Socio-economic influences on gender inequalities in child health in rural Bangladesh

Eur J Clin Nutr. 1996 Aug;50(8):560-4.


Objective: To investigate gender inequalities in child growth and nutritional status in relation to socio-economic status in Bangladesh.

Design: A 16-month longitudinal study of child growth measuring anthropometric and socio-economic status.

Setting: A rural area of Jamalpur district, northern Bangladesh.

Subjects: 1366 children from 2 to 6 years of age.

Methods: Child height and weight were measured monthly. Morbidity, food intake and health-seeking behaviours were assessed fortnightly. Multivariable analyses were performed on the growth and nutritional status of male and female children in relation to socio-economic factors including father's occupation, parental education, birth order and family size.

Results: There was no evidence of gender bias in farming and trading/employee households but landless female children had significantly poorer height-for-age (P < 0.001) and weight-for-age (P < 0.001) than their male counterparts. During a period of natural disaster, a statistically significant interaction was observed between father's occupation and sex (P < 0.05) such that the combination of being female and being landless was more detrimental to nutritional status than either variable alone. Over the following 16-months, catch-up-growth was apparent in landless female children who grew significantly more in height-for-age (P < 0.001) and weight-for-age (P < 0.001) than their male counterparts.

Conclusions: Gender inequalities in health in Bangladesh varied significantly according to occupational status, such that the effect of sex was dependent upon occupation. These effects were statistically significant during the period of natural disaster but became insignificant as local conditions improved. This demonstrates both temporal and socio-economic variation in gender inequalities in health.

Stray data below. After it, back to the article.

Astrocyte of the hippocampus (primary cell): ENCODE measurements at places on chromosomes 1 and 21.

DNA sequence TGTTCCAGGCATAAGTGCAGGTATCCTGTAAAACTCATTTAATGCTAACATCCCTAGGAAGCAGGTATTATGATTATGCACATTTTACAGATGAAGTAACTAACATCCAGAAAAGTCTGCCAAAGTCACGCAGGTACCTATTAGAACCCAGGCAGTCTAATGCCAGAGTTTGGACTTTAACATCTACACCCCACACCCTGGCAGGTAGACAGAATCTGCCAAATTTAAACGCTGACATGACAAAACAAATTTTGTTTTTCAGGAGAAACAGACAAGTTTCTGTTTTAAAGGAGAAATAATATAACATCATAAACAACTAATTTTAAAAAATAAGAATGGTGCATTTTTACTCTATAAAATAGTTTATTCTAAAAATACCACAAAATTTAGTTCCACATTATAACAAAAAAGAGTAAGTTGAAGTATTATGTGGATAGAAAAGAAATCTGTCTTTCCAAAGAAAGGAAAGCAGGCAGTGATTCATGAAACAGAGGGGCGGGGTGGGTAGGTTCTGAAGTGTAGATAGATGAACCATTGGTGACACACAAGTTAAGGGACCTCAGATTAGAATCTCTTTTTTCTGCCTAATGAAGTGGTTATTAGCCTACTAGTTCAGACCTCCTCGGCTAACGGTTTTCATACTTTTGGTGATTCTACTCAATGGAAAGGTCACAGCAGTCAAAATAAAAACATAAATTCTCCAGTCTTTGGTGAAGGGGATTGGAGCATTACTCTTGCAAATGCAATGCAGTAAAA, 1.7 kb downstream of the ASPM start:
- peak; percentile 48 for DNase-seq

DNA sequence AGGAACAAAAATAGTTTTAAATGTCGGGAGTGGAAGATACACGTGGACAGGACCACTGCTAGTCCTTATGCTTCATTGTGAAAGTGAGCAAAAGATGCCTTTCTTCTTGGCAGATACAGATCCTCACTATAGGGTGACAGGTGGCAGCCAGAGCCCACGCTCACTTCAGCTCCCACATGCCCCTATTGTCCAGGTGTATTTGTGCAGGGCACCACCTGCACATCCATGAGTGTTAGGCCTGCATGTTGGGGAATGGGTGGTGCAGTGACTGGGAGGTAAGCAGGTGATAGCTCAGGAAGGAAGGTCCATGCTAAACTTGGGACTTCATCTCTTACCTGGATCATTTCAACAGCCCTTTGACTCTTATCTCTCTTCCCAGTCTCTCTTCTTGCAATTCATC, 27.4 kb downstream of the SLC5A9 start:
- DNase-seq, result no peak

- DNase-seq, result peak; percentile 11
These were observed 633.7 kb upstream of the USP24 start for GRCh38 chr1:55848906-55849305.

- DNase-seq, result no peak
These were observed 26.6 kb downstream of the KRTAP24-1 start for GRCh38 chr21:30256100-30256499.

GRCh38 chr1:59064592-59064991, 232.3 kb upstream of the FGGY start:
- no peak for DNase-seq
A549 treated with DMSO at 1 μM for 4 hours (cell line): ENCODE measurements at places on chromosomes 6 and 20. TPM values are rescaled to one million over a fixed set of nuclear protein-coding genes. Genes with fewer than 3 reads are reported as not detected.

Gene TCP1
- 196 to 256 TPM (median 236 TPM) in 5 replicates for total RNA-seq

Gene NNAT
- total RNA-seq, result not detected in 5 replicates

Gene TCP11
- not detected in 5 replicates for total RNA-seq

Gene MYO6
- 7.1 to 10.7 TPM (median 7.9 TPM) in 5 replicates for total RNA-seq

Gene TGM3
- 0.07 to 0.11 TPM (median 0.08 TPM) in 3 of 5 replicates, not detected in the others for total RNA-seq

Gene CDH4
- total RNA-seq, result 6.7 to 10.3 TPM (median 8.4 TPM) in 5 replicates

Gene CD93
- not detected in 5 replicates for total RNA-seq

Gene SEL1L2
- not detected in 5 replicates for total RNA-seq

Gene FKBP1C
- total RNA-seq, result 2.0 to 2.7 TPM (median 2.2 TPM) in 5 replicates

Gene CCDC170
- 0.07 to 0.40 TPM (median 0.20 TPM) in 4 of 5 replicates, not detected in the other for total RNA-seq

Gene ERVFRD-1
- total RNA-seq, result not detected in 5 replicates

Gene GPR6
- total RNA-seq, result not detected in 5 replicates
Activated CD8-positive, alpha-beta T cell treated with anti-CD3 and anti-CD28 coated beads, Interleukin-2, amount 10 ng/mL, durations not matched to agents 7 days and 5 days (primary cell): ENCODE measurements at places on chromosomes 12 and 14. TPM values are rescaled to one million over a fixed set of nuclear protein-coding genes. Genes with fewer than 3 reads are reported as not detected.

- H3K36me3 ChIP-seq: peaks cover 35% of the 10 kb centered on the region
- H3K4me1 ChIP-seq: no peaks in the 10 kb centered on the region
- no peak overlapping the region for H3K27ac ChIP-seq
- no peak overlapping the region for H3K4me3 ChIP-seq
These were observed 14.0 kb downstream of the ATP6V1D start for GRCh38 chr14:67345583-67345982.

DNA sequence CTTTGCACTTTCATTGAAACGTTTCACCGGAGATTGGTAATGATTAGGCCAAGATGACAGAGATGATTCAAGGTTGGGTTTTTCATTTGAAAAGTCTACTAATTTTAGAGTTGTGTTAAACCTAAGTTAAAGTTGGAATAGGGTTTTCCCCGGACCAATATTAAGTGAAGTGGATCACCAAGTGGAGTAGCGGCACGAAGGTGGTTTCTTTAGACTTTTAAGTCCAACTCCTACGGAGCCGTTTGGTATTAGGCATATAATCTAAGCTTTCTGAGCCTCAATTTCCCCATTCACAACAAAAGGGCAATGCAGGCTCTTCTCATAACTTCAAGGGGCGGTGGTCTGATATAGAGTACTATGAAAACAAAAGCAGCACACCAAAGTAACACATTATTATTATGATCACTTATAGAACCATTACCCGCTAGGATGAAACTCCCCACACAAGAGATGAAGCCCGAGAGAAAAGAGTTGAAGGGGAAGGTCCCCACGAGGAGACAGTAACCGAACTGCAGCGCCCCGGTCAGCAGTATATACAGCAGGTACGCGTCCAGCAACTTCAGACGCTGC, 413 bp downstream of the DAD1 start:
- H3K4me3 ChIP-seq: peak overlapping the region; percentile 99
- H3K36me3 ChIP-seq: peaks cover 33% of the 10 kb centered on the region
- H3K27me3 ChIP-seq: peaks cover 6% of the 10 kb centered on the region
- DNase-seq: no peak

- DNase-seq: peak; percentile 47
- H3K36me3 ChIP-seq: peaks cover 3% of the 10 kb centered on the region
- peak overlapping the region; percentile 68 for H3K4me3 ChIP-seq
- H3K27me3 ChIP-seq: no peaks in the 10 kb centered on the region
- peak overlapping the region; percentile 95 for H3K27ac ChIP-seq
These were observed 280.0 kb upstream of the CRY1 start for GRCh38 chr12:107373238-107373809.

PIP: During February 1989-June 1990 in Bangladesh, local field assistants collected data on 1366 children 2-6 years old, attending maternal and child health clinics operated by a nongovernmental organization, and living in 13 villages in Jamalpur District situated on the banks of the Jamuna River. The field assistants made home visits to record child morbidity every 2 weeks and to measure child height and weight once a month. During January-April 1989, this area suffered from extensive food shortages due to a prolonged drought and one of the worst floods recorded in Bangladesh. Gender bias was not apparent in farming and trading/employee households. In landless households (i.e., fathers' occupation was laborer), girls were significantly shorter and less heavy than boys (p 0.001), however. During a natural disaster, fathers' occupation significantly interacted with sex (p 0.05). Specifically, children who were both female and living in a landless household were more likely to have poor nutritional status than children who were female and living in a farming or trading/employee household and children who were male and living in a landless household. This interaction was not apparent as local conditions improved. Over the 16 months following the natural disaster, landless girls grew significantly more in height-for-age and weight-for-age than landless boys (p 0.001). In other words, these girls experienced more catch-up growth than the boys. At the end of the study, nutritional status varied only according to socioeconomic status but not according to gender. These findings suggest that gender bias within this population depends on changes in food availability and the rural economy. Thus, child nutrition programs should target landless girls, who are at highest risk of gender discrimination and malnutrition during economic adversity.

Publication types

  • Research Support, Non-U.S. Gov't

MeSH terms

  • Analysis of Variance
  • Bangladesh
  • Birth Order
  • Child
  • Child, Preschool
  • Educational Status
  • Family Characteristics
  • Father-Child Relations / ethnology*
  • Female
  • Humans
  • Longitudinal Studies
  • Male
  • Nutritional Status*
  • Occupations / classification
  • Occupations / statistics & numerical data*
  • Prejudice*
  • Rural Population
  • Sex Characteristics
  • Social Class*